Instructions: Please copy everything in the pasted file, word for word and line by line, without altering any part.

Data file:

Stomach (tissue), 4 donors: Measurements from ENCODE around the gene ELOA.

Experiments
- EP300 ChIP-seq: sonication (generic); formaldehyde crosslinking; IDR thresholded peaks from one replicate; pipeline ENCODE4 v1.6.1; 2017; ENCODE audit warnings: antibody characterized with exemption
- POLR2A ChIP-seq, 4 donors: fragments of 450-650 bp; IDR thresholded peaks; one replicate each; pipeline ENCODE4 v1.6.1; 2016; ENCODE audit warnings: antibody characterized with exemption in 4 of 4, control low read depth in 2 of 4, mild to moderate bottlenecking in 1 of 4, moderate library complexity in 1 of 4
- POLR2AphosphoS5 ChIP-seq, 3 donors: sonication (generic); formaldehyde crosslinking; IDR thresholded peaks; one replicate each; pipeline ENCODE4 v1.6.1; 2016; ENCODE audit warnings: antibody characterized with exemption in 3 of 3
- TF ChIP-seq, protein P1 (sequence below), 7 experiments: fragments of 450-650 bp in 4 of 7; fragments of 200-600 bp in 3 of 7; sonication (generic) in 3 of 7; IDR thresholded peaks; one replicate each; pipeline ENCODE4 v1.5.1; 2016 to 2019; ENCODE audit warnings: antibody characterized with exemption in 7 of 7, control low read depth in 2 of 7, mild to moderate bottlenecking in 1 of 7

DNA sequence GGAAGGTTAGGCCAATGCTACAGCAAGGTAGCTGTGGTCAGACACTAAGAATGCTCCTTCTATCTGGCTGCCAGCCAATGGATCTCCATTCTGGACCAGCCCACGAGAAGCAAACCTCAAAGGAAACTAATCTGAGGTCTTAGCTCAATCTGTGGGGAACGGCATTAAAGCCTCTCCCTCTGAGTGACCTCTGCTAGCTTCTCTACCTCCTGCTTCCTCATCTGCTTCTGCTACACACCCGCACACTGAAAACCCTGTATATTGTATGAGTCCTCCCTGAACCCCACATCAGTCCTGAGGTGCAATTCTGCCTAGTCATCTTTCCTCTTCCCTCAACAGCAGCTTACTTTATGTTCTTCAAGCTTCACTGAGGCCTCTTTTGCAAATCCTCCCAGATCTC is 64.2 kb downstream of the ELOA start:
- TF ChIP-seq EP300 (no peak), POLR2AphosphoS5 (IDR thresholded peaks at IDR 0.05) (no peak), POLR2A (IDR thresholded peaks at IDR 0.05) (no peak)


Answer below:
Stomach (tissue), 4 donors: Measurements from ENCODE around the gene ELOA.

Experiments
- EP300 ChIP-seq: sonication (generic); formaldehyde crosslinking; IDR thresholded peaks from one replicate; pipeline ENCODE4 v1.6.1; 2017; ENCODE audit warnings: antibody characterized with exemption
- POLR2A ChIP-seq, 4 donors: fragments of 450-650 bp; IDR thresholded peaks; one replicate each; pipeline ENCODE4 v1.6.1; 2016; ENCODE audit warnings: antibody characterized with exemption in 4 of 4, control low read depth in 2 of 4, mild to moderate bottlenecking in 1 of 4, moderate library complexity in 1 of 4
- POLR2AphosphoS5 ChIP-seq, 3 donors: sonication (generic); formaldehyde crosslinking; IDR thresholded peaks; one replicate each; pipeline ENCODE4 v1.6.1; 2016; ENCODE audit warnings: antibody characterized with exemption in 3 of 3
- TF ChIP-seq, protein P1 (sequence below), 7 experiments: fragments of 450-650 bp in 4 of 7; fragments of 200-600 bp in 3 of 7; sonication (generic) in 3 of 7; IDR thresholded peaks; one replicate each; pipeline ENCODE4 v1.5.1; 2016 to 2019; ENCODE audit warnings: antibody characterized with exemption in 7 of 7, control low read depth in 2 of 7, mild to moderate bottlenecking in 1 of 7

DNA sequence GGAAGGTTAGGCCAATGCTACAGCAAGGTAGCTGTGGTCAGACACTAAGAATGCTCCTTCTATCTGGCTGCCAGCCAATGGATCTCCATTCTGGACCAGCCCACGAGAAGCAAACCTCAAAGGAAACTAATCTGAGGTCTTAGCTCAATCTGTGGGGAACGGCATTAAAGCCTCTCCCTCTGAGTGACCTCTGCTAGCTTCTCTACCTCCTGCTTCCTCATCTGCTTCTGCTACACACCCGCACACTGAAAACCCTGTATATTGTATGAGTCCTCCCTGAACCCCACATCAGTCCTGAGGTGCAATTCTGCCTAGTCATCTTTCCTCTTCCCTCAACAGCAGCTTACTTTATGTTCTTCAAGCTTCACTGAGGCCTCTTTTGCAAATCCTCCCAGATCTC is 64.2 kb downstream of the ELOA start:
- TF ChIP-seq EP300 (no peak), POLR2AphosphoS5 (IDR thresholded peaks at IDR 0.05) (no peak), POLR2A (IDR thresholded peaks at IDR 0.05) (no peak)